Colorado State Rams

TUCSON, AZ - DECEMBER 29:  (L-R) Shan Johnson #17, Deron Thompson #39, Danny Nwosu #38, Izzy Matthews #35 and Nick Januska #22 of the Colorado State Rams run out onto the field before the Nova Home Loans Arizona Bowl against the Nevada Wolf Pack at Arizona Stadium on December 29, 2015 in Tucson, Arizona.  (Photo by Christian Petersen/Getty Images)
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Per father, Deron Thompson transferring from Colorado State to Kansas

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Deron Thompson played his high school football in Kansas, and now he’ll continue his collegiate career in the same state as well.

In March, Thompson (pictured, No. 39) opted to leave the Colorado State football program.  According to the Lawrence Journal-World, Thompson’s father told KWCH-TV in Wichita that his son will be transferring to Kansas and using his remaining eligibility with the Jayhawks.

“I just felt like I never got the opportunity I deserved,” the running back said in leaving the Rams earlier this spring.

Thompson will have to sit out the 2016 season, but would then have two seasons of eligibility remaining beginning in 2017.

After rushing for 87 yards on 23 carries in six games as a true freshman, the 5-10, 178-pound Thompson totaled just seven carries (49 yards) in two games in 2015.  Thompson was a three-star member of the Rams’ 2014 recruiting class.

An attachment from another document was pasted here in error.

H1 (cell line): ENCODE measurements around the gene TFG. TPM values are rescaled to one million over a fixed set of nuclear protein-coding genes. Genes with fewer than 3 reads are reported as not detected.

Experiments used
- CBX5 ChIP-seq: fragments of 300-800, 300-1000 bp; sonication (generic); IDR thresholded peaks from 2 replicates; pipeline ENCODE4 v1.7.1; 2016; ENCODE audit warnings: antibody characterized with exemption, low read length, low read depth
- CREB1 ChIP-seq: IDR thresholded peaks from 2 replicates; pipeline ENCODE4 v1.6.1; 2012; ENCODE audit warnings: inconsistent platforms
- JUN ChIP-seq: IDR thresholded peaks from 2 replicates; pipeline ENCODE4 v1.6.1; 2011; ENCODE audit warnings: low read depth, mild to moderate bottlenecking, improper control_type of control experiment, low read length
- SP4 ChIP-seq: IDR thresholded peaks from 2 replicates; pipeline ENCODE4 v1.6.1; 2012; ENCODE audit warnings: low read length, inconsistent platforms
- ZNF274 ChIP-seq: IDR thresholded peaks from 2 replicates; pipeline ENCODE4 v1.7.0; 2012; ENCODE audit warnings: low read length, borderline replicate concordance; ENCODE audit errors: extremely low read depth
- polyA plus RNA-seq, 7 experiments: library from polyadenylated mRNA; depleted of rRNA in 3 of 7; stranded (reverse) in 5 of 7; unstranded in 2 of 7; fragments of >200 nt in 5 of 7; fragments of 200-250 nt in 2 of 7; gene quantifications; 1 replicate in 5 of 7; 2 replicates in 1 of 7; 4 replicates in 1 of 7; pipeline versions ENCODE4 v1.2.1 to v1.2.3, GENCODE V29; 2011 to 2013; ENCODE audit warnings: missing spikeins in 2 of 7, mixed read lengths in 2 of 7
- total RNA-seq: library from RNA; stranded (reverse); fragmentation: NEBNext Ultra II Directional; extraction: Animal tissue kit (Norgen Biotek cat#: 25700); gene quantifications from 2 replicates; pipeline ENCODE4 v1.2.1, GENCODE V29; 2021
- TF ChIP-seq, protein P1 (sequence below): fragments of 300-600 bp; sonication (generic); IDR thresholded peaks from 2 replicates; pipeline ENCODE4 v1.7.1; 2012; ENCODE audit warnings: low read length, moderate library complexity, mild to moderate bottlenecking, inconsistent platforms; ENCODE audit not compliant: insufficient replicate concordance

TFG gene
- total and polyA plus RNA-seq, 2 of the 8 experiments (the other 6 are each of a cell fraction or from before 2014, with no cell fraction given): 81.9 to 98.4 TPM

Nebraska C Paul Thurston transferring to Colorado State

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It appears that Nebraska’s offensive line loss will be Colorado State’s gain.

According to a report from earlier in the day, the family of Paul Thurston has informed the recruiting website that the center has decided to transfer to the Rams.  CSU subsequently confirmed Thurston’s addition to the Rams’ roster in a press release.

No reason was given for his departure from the Cornhuskers.

As Thurston has already earned his undergraduate degree from NU, he’ll be eligible to play immediately for the Rams in 2016, his final season of eligibility.

A four-star member of the Cornhuskers’ 2012 recruiting class, Thurston was rated as the No. 16 offensive tackle in the country and the No. 2 player at any position in the state of Colorado. had Thurston rated as the No. 152 player in the nation on their composite board.